Getting Started on Your Renal Diet

//Getting Started on Your Renal Diet

Getting Started on Your Renal Diet

When your kidneys fail, waste products and fluids that normally leave the body as urine remain in your blood. Dialysis removes most of those poisons, but between dialysis treatments, waste builds up again. That is why it is important for you to control the amount and type of food and beverage you eat and drink every day.

Until you meet with your Registered Dietitian Nutritionist at the dialysis clinic for medical nutrition therapy, here are some general guidelines to follow:

♦ Do not add salt to your food. To season foods, use herbs, spices, and salt free
flavorings. Mrs. Dash, onion powder, garlic powder, lemon pepper, lemon juice, lime juice, and vinegar are all good choices. Do not use salt substitute – it is loaded with potassium!!!

♦ Try to include 2-3 servings of high quality protein daily (lean meat, fish, poultry, egg whites). One serving of meat is 3 ounces (about the size of a deck of cards). Limit to a total of 10 ounces daily. Avoid cheese and lunch meat due to their high salt and fat content. Canned tuna can be used if rinsed under running water for two minutes to reduce the sodium content.

♦ Limit milk, yogurt, and ice cream to just one small serving a day. One serving is one-half cup. Non-dairy creamers such as Coffee-mate can be used freely.

♦ Eat no more than 3 servings of fruit each day. One serving is one- half cup or one medium fresh fruit. Choose from the list of low potassium fruits.

♦ Limit vegetables to 2 servings each day. One serving is one-half cup raw or cooked vegetable or one cup tossed salad. Choose from the list of low
potassium vegetables.

♦ Limit fluids to 4 cups or 32 ounces per day (8 ounces = 1 cup). Beverages such as water, lemonade, clear sodas, coffee, tea, and cranberry juice are okay to use—just watch the amounts! Any food that is liquid at room temperature is counted as a fluid, that includes ice, gelatin, and frozen desserts.

♦ Avoid nuts, bran, whole-grains, and chocolate. These foods are high in both potassium and phosphorus and will increase those levels in your blood.

♦ Butter, margarine, mayonnaise, most salad dressings, and vegetable oil (especially olive) can be used liberally.

♦ If you have diabetes, continue to eat meals and snacks at regular times and control your carbohydrate intake. For low blood glucose reactions, do not use orange juice, it is high in potassium!!! Cranberry or apple juice are safer choices.

LOW POTASSIUM FRUITS  & VEGETABLES

The following fruits & vegetables are low in potassium and are good choices to eat. One fruit serving is one-half cup or one medium fresh fruit. One vegetable serving is one-half cup cooked or raw vegetable or one cup tossed salad. You may have a total of five servings a day from the foods listed below:

FRUITS

Apples
Applesauce
Apricots (canned)
Blackberries
Blueberries
Cherries
Cranberries/Cranberry sauce
Figs (1 fresh or 3 canned)
Fruit Cocktail
Grapefruit (one-half)
Grapes
Lemons
Limes
Peaches (canned)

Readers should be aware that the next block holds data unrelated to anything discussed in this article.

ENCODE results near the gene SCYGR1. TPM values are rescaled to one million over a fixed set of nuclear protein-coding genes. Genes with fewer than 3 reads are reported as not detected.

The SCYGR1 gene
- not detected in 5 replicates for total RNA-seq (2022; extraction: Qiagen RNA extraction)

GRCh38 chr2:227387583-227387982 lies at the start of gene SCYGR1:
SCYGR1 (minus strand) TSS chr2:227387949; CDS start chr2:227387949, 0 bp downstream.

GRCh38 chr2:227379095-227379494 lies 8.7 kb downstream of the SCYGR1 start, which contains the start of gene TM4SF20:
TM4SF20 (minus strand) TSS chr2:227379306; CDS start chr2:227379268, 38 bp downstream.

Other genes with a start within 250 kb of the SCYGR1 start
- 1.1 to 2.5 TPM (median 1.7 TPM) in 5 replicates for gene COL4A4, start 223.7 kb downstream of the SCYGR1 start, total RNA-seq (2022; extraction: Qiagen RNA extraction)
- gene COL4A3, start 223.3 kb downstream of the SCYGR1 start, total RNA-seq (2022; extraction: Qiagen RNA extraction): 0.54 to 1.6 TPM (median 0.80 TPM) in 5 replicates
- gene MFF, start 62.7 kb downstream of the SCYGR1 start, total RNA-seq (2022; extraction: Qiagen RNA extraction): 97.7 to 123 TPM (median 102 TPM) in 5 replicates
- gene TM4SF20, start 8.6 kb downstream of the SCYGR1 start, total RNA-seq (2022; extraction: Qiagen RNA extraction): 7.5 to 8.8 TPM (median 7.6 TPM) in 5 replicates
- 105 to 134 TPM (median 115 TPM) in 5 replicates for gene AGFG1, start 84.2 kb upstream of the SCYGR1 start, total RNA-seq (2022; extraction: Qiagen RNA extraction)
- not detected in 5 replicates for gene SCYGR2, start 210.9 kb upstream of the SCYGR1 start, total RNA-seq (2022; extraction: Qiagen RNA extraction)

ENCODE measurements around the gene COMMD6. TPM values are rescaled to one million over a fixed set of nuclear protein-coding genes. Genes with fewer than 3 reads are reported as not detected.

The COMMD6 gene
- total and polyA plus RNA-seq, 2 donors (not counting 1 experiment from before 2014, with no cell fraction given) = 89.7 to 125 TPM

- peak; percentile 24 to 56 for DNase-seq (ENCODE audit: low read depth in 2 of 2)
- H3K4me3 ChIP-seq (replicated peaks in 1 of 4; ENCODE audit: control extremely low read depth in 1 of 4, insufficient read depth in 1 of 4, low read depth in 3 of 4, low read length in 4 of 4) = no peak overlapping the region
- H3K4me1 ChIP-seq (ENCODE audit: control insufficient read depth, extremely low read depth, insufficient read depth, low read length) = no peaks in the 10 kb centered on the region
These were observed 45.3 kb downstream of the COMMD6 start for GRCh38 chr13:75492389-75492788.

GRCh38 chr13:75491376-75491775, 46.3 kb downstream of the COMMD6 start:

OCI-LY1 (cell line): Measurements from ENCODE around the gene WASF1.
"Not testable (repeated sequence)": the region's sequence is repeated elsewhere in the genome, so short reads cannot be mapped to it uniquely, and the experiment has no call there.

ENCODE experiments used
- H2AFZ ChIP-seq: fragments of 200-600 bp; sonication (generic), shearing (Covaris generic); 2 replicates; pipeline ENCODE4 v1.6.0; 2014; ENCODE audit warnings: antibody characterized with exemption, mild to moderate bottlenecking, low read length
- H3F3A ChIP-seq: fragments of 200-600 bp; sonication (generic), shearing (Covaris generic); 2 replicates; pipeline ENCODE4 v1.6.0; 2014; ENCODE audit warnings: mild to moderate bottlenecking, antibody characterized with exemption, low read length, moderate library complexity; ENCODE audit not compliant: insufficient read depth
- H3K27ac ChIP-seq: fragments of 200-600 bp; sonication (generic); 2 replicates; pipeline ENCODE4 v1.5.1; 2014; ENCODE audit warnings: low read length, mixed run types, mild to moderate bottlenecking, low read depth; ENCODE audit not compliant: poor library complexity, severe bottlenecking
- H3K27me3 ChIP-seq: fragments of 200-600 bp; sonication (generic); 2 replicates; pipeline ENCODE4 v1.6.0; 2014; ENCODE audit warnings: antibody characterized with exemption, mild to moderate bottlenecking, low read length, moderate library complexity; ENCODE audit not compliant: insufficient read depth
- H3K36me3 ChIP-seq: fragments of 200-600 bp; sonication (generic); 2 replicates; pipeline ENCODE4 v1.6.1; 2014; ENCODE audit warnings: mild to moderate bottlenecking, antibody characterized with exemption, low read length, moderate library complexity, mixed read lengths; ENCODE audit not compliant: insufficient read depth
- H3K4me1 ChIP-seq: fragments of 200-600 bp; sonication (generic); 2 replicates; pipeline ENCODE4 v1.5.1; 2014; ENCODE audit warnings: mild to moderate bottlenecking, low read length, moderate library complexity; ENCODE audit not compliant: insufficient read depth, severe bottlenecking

Pears (canned)
Pineapples
Plums
Raspberries
Strawberries
Tangerines
Watermelon

JUICES

Apple Juice
Cranberry Juice
Grape Juice
Grapefruit Juice
Lemon Juice, Lime Juice
Nectars: Apricot, Peach, or Pear
Pineapple Juice
Tang

VEGETABLES

Asparagus
Beans (green or wax)
Beets
Broccoli
Cabbage
Carrots
Cauliflower
Celery
Coleslaw
Corn
Cucumber
Eggplant
Lettuce
Mixed vegetables
Mushrooms
Onions
Peas
Peppers (bell or sweet)
Potatoes (leached only) *see recipe page 4
Radishes
Squash (summer)

HIGH POTASSIUM FOODS TO AVOID

Potassium plays a role in keeping your heartbeat regular and your muscles working properly. It is the job of the kidneys to keep the right amount of potassium in your body. Since your kidneys no longer work well, it is now your job to watch your potassium intake by avoiding high potassium foods. A high blood level of potassium can weaken your heart!!!

FRUITS

Apricots (fresh)
Avocado
Banana
Cantaloupe
Dates
Dried Fruits
Honeydew
Kiwi
Mangoes
Nectarines
Oranges
Papaya
Pears (fresh)
Peaches (fresh)
Pumpkin
Prunes
Rhubarb

Juices

Orange Juice
Prune Juice
Tomato Juice

VEGETABLES

Artichokes
Beans (baked, lima, navy, pinto)
Brussels Sprouts
Greens
Lentils
Potatoes (unless leached)
Spinach
Squash (winter)
Tomatoes

LEACHING POTATOES TO LOWER POTASSIUM:

♦  Peel medium potato, dice or slice thinly into ¼” pieces. Place in 2 quarts water and soak overnight.

♦  When ready to use the next day, drain off all water. Place in fresh water and boil until tender.

♦  Vegetable Juice Potatoes that have been leached this way can be fried, mashed or put in soups or stews.

SAMPLE MENU

BREAKFAST

½ cup cran-apple juice
1 small toasted bagel with margarine
1 cup Corn Flakes with ½ cup liquid non-dairy creamer
1-2 eggs
½ cup coffee or tea


SNACK

15 small grapes


LUNCH

3 ounces sliced turkey on 2 slices of white bread
Lettuce leaf and one thin tomato slice
Mayonnaise
½ cup carrot sticks
2 peach halves topped with Cool Whip
½ cup ginger ale


SNACK

3 graham crackers


DINNER

4-5 ounces roast beef
1 cup noodles tossed with olive oil
½ cup peas
½ cup fruit cocktail
½ cup cranberry juice


SNACK

6 vanilla wafers


Sandra J. Fishman, MS, RDN, LDN © January 2018

By | 2018-03-15T02:13:02+00:00 February 3rd, 2018|Patient Education|
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